FCC stands by Ligado decision as lawmakers step up criticism

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The FCC pushed back on new criticism from the Senate and House Armed Services Committees.

WASHINGTON — The Federal Communications Commission on May 27 again defended its decision to approve Ligado Networks’ use of a portion of the L-band spectrum despite strong opposition from the Pentagon and other government agencies.

The FCC pushed back on new criticism from the Senate and House Armed Services Committees. Committee leaders on Wednesday accused the FCC of issuing the order without having received classified briefings from DoD or other agencies on the impact of Ligado’s wireless network on the Global Positioning System that also operates in the L-band spectrum.

SASC Chairman Sen. James Inhofe (R-Okla.) in a statement said FCC officials on a May 21 call with the House Armed Services Committee “indicated no one at the FCC received any classified briefings from these agencies on the harm that could be done if Ligado’s application was approved.”

Inhofe cited comments by Rep. Mike Turner (R-Ohio), ranking member of the House Armed Services Committee’s subcommittee on strategic forces. Turner said he asked the FCC officials on the May 21 call “if they had convinced any other agency this was good policy or if they had made an attempt to receive a classified briefing on the effects of their decision and their answer was no.”

Inhofe said that if the FCC had reviewed classified materials related to the Ligado application, “I highly doubt they would have proceeded with their order.”

An FCC spokesperson said in a statement to SpaceNews that the commission does not see how these allegations change any of the actual facts in the case.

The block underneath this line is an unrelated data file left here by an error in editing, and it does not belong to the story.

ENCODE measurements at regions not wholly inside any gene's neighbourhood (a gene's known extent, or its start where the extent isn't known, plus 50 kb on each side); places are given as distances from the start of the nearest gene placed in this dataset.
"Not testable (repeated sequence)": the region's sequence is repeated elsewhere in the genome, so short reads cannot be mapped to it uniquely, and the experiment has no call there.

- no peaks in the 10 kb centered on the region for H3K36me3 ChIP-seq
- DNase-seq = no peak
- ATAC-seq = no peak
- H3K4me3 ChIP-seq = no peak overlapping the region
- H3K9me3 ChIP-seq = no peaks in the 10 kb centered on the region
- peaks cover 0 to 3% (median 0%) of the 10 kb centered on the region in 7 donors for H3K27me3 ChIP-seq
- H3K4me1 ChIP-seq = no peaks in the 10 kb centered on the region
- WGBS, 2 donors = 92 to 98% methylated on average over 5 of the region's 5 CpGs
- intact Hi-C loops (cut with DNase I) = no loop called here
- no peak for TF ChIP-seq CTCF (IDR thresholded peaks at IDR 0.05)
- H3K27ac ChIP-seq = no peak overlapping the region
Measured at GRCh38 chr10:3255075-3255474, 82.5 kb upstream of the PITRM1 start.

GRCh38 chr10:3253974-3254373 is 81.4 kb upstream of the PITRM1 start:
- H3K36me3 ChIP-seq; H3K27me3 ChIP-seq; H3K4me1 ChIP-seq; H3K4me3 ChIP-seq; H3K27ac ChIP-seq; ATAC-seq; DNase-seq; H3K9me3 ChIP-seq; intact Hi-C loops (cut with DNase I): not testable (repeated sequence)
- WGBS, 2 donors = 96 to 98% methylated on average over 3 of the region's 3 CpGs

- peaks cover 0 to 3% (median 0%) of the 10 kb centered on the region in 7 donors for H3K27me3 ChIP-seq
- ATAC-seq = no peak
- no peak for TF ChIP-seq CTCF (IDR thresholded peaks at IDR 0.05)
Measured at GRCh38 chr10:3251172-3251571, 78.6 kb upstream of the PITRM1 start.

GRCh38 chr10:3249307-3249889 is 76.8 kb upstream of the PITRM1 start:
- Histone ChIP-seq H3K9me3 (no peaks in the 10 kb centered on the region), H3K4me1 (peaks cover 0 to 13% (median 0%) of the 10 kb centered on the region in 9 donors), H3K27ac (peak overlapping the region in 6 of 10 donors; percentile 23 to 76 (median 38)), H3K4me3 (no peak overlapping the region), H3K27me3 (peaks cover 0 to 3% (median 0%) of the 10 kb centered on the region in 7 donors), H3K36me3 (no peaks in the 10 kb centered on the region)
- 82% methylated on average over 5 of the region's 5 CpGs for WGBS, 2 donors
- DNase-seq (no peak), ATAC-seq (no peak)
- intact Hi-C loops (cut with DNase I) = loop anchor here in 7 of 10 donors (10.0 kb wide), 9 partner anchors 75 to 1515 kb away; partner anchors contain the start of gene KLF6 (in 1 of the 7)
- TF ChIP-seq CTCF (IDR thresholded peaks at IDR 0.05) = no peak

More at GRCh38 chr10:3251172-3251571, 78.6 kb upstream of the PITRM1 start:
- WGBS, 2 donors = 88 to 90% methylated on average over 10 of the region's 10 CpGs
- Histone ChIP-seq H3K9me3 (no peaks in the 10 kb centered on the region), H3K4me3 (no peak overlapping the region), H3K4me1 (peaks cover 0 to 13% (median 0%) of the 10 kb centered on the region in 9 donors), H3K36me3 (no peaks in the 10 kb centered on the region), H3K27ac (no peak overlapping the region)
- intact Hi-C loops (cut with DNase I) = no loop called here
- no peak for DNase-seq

“The FCC is required by law to make its decision based on the facts in the record, and federal agencies, including the Department of Defense, were provided with multiple opportunities to put whatever facts they believed to be relevant into the record, including classified information, which the Commission has a process in place to protect,” said the spokesperson.

“We are not aware of the FCC refusing any request by the Department of Defense to provide a briefing related to this matter,” the statement said. “To the extent any federal agency opposed to the Ligado application chose not to share information with the Commission, that was the agency’s decision and suggests that it did not believe that the information in question would bolster its case.”

Following DoD’s objections to the FCC’s order, the National Telecommunications and Information Administration on May 22 formally petitioned the FCC to reverse its April 20 decision to grant a spectrum license to Ligado to build a terrestrial wireless network.

Ligado in a statement last week said DoD’s complaint is not based on any real threat to GPS but on a desire to keep the spectrum for its own use. Ligado noted that members of Congress, Attorney General William Barr, Secretary of State Mike Pompeo and several consumer and and wireless industry groups have “weighed in to support the FCC and greater utilization of the L-band.”

Ajit’s response to HASC Chairman

FCC Chairman Ajit Pai in a May 26 letter to House Armed Services Committee Chairman Adam Smith (D-Wash.) said “the fact that another agency does not like the end result in this proceeding says nothing whatsoever about the process the FCC followed.”

In the letter, Ajit said the FCC “has an important job to do with regard to connectivity generally and 5G specifically — we must position ourselves as a global leader in innovation, technology, and the spectrum resources to support these efforts … Our work on the L-band is part of this effort.”

Ajit said the Ligado order “included strict conditions to ensure that GPS operations continue to be protected from harmful interference.”  To protect GPS users, Ligado has to reduce transmission power by 99%, must establish a 23 megahertz guard band using its own licensed spectrum and must consult federal agencies before it starts deploying its network.

The letter also said there is a misconception that the L-band decision allows shared use of spectrum. The FCC does not allow any spectrum sharing between Ligado and GPS, Ajit said. He noted that spectrum in this band has been licensed to Ligado and predecessor companies for over 30 year and for terrestrial communications use since 2004.